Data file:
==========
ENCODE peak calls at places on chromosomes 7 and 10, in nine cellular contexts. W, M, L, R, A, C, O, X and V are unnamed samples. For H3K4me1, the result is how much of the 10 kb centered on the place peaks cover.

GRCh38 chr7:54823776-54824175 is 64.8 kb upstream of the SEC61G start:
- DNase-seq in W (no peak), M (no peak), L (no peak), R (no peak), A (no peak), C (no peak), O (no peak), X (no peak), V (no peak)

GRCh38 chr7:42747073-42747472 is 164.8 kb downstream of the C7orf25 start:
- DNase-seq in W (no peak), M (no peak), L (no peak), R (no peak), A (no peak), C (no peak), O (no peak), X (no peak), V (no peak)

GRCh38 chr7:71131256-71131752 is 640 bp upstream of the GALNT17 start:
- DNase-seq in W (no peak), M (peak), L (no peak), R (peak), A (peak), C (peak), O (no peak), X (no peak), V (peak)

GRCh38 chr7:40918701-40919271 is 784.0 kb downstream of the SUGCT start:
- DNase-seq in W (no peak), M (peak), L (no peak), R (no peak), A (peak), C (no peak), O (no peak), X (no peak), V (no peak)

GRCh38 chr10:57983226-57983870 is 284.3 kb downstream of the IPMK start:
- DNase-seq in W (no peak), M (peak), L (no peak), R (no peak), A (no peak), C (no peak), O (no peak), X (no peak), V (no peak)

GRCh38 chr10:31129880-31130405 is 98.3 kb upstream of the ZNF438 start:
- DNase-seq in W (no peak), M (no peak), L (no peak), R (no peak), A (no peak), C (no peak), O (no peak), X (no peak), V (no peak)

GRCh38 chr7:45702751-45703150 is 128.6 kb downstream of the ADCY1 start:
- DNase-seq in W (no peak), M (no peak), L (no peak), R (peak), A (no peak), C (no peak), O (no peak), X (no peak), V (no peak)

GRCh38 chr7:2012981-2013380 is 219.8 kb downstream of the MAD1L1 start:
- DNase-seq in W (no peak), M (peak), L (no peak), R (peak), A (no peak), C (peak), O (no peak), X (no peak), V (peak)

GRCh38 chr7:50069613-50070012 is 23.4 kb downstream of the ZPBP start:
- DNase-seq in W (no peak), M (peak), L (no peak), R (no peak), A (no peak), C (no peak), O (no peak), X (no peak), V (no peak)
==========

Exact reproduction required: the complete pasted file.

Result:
ENCODE peak calls at places on chromosomes 7 and 10, in nine cellular contexts. W, M, L, R, A, C, O, X and V are unnamed samples. For H3K4me1, the result is how much of the 10 kb centered on the place peaks cover.

GRCh38 chr7:54823776-54824175 is 64.8 kb upstream of the SEC61G start:
- DNase-seq in W (no peak), M (no peak), L (no peak), R (no peak), A (no peak), C (no peak), O (no peak), X (no peak), V (no peak)

GRCh38 chr7:42747073-42747472 is 164.8 kb downstream of the C7orf25 start:
- DNase-seq in W (no peak), M (no peak), L (no peak), R (no peak), A (no peak), C (no peak), O (no peak), X (no peak), V (no peak)

GRCh38 chr7:71131256-71131752 is 640 bp upstream of the GALNT17 start:
- DNase-seq in W (no peak), M (peak), L (no peak), R (peak), A (peak), C (peak), O (no peak), X (no peak), V (peak)

GRCh38 chr7:40918701-40919271 is 784.0 kb downstream of the SUGCT start:
- DNase-seq in W (no peak), M (peak), L (no peak), R (no peak), A (peak), C (no peak), O (no peak), X (no peak), V (no peak)

GRCh38 chr10:57983226-57983870 is 284.3 kb downstream of the IPMK start:
- DNase-seq in W (no peak), M (peak), L (no peak), R (no peak), A (no peak), C (no peak), O (no peak), X (no peak), V (no peak)

GRCh38 chr10:31129880-31130405 is 98.3 kb upstream of the ZNF438 start:
- DNase-seq in W (no peak), M (no peak), L (no peak), R (no peak), A (no peak), C (no peak), O (no peak), X (no peak), V (no peak)

GRCh38 chr7:45702751-45703150 is 128.6 kb downstream of the ADCY1 start:
- DNase-seq in W (no peak), M (no peak), L (no peak), R (peak), A (no peak), C (no peak), O (no peak), X (no peak), V (no peak)

GRCh38 chr7:2012981-2013380 is 219.8 kb downstream of the MAD1L1 start:
- DNase-seq in W (no peak), M (peak), L (no peak), R (peak), A (no peak), C (peak), O (no peak), X (no peak), V (peak)

GRCh38 chr7:50069613-50070012 is 23.4 kb downstream of the ZPBP start:
- DNase-seq in W (no peak), M (peak), L (no peak), R (no peak), A (no peak), C (no peak), O (no peak), X (no peak), V (no peak)